Monsoonal Escalations in India and Beyond

(Postdoctoral project, Stine Simonsen Puri)

This project will explore escalations at the interface between agriculture, climate and finance in relation to the monsoon in North India. It examines how accelerating climate change, along with global developments in products for speculation in weather risks, affect Indian farmers.

The monsoon in India is an event which is intensely anticipated and loaded with symbolic significance. 64% of the Indian economy is based on cultivated land, and a poor monsoon can have devastating consequences for the country as a whole – as can too much water, resulting in flooding and land erosion. Due to climate change, the Indian monsoon rainfall and variability are likely to increase. This escalating precipitation will represent both new opportunities for profit and new risks.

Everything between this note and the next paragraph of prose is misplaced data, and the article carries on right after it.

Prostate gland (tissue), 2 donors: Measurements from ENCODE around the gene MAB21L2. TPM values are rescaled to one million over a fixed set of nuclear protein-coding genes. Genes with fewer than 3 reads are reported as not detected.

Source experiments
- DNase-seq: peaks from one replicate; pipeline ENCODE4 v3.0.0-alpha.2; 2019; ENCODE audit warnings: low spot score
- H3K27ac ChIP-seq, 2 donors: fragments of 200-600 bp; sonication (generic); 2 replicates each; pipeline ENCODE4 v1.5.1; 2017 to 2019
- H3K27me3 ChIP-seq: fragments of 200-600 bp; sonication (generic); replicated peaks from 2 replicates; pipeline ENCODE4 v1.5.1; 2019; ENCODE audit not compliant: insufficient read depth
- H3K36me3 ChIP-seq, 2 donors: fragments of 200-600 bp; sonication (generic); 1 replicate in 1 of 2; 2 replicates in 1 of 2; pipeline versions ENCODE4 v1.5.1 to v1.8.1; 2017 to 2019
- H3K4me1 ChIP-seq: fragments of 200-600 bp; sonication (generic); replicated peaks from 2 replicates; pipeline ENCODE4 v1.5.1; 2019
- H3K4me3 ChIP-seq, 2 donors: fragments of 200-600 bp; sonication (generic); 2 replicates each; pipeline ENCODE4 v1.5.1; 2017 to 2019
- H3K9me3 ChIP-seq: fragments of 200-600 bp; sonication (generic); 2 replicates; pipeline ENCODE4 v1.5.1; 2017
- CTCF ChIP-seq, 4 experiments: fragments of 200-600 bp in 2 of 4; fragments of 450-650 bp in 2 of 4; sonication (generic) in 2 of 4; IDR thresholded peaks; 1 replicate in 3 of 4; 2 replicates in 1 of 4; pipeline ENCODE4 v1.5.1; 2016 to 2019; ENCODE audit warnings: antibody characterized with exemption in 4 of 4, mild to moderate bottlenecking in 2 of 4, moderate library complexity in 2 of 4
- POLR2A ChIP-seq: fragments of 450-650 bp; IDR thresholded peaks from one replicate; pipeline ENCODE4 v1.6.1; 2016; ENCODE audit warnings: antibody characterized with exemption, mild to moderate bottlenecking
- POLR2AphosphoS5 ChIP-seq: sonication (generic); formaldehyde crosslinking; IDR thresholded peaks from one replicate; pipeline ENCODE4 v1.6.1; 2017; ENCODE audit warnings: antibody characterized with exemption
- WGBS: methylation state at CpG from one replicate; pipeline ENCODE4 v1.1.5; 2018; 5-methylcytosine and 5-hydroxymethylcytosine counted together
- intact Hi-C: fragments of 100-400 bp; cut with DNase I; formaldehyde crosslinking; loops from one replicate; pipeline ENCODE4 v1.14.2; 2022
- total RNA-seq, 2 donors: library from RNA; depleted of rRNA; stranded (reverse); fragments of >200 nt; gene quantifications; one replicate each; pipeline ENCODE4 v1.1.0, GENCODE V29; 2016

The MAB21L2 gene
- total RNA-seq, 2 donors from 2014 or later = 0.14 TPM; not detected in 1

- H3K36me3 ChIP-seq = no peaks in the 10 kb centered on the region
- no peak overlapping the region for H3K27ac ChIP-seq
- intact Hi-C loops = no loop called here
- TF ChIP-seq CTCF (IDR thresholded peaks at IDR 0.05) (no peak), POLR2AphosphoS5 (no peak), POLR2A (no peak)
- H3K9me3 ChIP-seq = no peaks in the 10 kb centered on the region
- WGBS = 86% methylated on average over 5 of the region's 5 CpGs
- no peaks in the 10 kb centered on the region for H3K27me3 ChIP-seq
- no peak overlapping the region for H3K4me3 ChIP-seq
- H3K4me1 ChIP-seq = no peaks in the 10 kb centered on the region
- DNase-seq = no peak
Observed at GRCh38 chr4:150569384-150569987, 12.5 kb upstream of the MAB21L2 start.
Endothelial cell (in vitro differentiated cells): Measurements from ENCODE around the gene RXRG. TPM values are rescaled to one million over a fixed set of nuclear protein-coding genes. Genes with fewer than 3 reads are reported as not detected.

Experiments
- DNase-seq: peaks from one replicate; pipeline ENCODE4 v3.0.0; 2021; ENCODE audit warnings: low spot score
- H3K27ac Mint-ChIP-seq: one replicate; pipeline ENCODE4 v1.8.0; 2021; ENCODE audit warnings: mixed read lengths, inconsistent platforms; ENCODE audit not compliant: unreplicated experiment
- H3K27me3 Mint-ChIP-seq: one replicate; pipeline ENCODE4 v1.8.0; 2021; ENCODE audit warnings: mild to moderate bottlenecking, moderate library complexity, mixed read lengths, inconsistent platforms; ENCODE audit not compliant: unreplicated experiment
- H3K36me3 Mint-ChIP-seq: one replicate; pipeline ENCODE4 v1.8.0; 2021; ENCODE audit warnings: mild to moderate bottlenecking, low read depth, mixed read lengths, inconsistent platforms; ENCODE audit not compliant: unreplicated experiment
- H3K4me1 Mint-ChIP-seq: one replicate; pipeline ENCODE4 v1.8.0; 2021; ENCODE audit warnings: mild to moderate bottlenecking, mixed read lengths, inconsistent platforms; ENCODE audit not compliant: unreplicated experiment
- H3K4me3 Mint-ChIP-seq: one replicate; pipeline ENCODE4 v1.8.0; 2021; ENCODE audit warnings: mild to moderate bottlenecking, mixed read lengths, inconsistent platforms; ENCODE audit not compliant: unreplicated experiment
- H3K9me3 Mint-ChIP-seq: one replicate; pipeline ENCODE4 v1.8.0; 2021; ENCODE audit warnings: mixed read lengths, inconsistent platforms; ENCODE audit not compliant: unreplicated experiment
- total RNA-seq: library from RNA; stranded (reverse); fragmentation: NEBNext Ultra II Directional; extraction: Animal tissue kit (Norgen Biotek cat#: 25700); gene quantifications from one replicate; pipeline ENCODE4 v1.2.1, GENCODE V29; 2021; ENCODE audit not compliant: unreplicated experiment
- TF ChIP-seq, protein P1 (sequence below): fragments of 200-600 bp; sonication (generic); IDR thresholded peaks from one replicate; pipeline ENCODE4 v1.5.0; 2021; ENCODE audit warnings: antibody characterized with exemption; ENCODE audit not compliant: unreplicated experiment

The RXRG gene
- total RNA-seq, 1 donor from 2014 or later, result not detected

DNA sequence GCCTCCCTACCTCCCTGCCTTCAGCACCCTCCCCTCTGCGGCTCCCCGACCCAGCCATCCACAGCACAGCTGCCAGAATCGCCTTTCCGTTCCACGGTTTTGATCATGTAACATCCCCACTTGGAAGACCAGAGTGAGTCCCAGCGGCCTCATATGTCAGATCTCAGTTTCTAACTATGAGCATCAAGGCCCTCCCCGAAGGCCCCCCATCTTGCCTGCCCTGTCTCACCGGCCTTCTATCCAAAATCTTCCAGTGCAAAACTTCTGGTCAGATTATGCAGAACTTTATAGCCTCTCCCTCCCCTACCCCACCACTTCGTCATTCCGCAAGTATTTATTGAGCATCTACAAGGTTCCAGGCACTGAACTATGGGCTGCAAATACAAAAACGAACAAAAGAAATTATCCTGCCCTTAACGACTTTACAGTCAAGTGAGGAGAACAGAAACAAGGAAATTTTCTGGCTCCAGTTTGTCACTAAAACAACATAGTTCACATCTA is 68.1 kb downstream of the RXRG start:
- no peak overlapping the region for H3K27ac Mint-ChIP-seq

Over the past decade, it has become possible for small-scale farmers to insure themselves against the risks of rain via national insurance companies, themselves reinsured through international derivative markets speculating on the global climate. There is a concurrent increase in the popularity of informal betting markets for rainfall which ties agents in the rural areas to mafia-run bookmaking concerns in Mumbai. These various scales and temporalities by which the monsoon has come to exist as a commodity are affecting the local imaginaries of the monsoon and related practices.

The divergent and emerging ways of engaging with the uncertainty of the monsoon – from local rituals to international speculation – mean that the anticipation and arrival of the monsoon escalates into conflicts over how to predict, affect and value rainwater in local farming-based economies.